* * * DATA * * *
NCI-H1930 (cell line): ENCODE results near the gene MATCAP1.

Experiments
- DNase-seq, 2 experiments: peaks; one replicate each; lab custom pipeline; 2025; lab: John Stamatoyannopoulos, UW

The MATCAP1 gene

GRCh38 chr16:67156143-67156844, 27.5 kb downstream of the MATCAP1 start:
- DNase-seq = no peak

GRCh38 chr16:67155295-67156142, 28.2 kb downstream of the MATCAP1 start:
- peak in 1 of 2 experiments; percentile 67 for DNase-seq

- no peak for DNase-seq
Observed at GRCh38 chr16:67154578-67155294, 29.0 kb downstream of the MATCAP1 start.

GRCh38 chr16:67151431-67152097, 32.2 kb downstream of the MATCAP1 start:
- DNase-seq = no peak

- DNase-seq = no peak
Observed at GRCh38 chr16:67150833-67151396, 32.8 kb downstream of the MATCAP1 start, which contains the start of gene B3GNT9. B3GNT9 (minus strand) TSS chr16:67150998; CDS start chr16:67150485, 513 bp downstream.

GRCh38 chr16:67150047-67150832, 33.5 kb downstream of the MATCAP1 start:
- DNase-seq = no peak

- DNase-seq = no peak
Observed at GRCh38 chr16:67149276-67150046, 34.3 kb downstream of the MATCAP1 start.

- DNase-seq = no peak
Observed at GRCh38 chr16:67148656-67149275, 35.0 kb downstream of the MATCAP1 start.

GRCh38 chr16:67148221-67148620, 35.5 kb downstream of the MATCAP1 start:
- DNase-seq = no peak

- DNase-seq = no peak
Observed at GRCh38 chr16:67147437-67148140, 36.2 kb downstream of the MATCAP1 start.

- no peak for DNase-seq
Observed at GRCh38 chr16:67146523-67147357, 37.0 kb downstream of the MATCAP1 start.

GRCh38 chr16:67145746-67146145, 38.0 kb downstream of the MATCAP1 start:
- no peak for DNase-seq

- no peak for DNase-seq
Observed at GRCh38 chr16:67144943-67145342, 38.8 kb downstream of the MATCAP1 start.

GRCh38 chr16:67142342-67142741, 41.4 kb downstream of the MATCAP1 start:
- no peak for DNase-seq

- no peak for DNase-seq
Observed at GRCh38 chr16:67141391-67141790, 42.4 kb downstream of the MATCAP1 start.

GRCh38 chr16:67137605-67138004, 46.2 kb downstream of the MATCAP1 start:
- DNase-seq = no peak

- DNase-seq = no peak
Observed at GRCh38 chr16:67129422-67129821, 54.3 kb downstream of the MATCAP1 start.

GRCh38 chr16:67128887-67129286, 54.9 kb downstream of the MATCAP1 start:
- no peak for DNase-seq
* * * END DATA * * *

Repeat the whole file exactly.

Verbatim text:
NCI-H1930 (cell line): ENCODE results near the gene MATCAP1.

Experiments
- DNase-seq, 2 experiments: peaks; one replicate each; lab custom pipeline; 2025; lab: John Stamatoyannopoulos, UW

The MATCAP1 gene

GRCh38 chr16:67156143-67156844, 27.5 kb downstream of the MATCAP1 start:
- DNase-seq = no peak

GRCh38 chr16:67155295-67156142, 28.2 kb downstream of the MATCAP1 start:
- peak in 1 of 2 experiments; percentile 67 for DNase-seq

- no peak for DNase-seq
Observed at GRCh38 chr16:67154578-67155294, 29.0 kb downstream of the MATCAP1 start.

GRCh38 chr16:67151431-67152097, 32.2 kb downstream of the MATCAP1 start:
- DNase-seq = no peak

- DNase-seq = no peak
Observed at GRCh38 chr16:67150833-67151396, 32.8 kb downstream of the MATCAP1 start, which contains the start of gene B3GNT9. B3GNT9 (minus strand) TSS chr16:67150998; CDS start chr16:67150485, 513 bp downstream.

GRCh38 chr16:67150047-67150832, 33.5 kb downstream of the MATCAP1 start:
- DNase-seq = no peak

- DNase-seq = no peak
Observed at GRCh38 chr16:67149276-67150046, 34.3 kb downstream of the MATCAP1 start.

- DNase-seq = no peak
Observed at GRCh38 chr16:67148656-67149275, 35.0 kb downstream of the MATCAP1 start.

GRCh38 chr16:67148221-67148620, 35.5 kb downstream of the MATCAP1 start:
- DNase-seq = no peak

- DNase-seq = no peak
Observed at GRCh38 chr16:67147437-67148140, 36.2 kb downstream of the MATCAP1 start.

- no peak for DNase-seq
Observed at GRCh38 chr16:67146523-67147357, 37.0 kb downstream of the MATCAP1 start.

GRCh38 chr16:67145746-67146145, 38.0 kb downstream of the MATCAP1 start:
- no peak for DNase-seq

- no peak for DNase-seq
Observed at GRCh38 chr16:67144943-67145342, 38.8 kb downstream of the MATCAP1 start.

GRCh38 chr16:67142342-67142741, 41.4 kb downstream of the MATCAP1 start:
- no peak for DNase-seq

- no peak for DNase-seq
Observed at GRCh38 chr16:67141391-67141790, 42.4 kb downstream of the MATCAP1 start.

GRCh38 chr16:67137605-67138004, 46.2 kb downstream of the MATCAP1 start:
- DNase-seq = no peak

- DNase-seq = no peak
Observed at GRCh38 chr16:67129422-67129821, 54.3 kb downstream of the MATCAP1 start.

GRCh38 chr16:67128887-67129286, 54.9 kb downstream of the MATCAP1 start:
- no peak for DNase-seq